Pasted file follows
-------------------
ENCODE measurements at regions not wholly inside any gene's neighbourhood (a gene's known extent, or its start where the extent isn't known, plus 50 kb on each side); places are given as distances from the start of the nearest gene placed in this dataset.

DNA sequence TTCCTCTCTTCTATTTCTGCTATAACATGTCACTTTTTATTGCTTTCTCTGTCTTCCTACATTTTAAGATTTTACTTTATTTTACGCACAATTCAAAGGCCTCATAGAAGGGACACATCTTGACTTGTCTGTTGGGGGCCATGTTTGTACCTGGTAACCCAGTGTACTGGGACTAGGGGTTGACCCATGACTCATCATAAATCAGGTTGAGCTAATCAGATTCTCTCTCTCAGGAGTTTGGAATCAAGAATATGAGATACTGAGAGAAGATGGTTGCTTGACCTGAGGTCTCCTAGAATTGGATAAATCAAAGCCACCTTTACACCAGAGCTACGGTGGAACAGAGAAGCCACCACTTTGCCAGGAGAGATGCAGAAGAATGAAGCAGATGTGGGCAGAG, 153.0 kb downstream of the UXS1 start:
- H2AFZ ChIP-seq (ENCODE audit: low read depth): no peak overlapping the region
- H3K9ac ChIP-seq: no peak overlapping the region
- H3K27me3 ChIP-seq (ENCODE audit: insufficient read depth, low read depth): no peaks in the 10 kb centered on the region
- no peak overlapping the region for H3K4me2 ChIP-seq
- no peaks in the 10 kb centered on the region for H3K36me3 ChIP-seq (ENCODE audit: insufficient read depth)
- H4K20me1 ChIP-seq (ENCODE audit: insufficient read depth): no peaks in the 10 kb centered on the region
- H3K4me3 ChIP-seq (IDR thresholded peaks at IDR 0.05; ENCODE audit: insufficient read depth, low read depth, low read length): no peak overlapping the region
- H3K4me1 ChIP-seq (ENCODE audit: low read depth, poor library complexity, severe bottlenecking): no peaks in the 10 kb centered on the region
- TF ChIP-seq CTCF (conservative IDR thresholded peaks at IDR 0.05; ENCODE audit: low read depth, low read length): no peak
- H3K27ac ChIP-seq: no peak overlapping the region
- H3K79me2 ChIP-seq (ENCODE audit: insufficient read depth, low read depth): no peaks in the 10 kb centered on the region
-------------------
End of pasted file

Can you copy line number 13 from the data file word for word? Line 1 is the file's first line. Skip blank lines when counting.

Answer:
- H3K79me2 ChIP-seq (ENCODE audit: insufficient read depth, low read depth): no peaks in the 10 kb centered on the region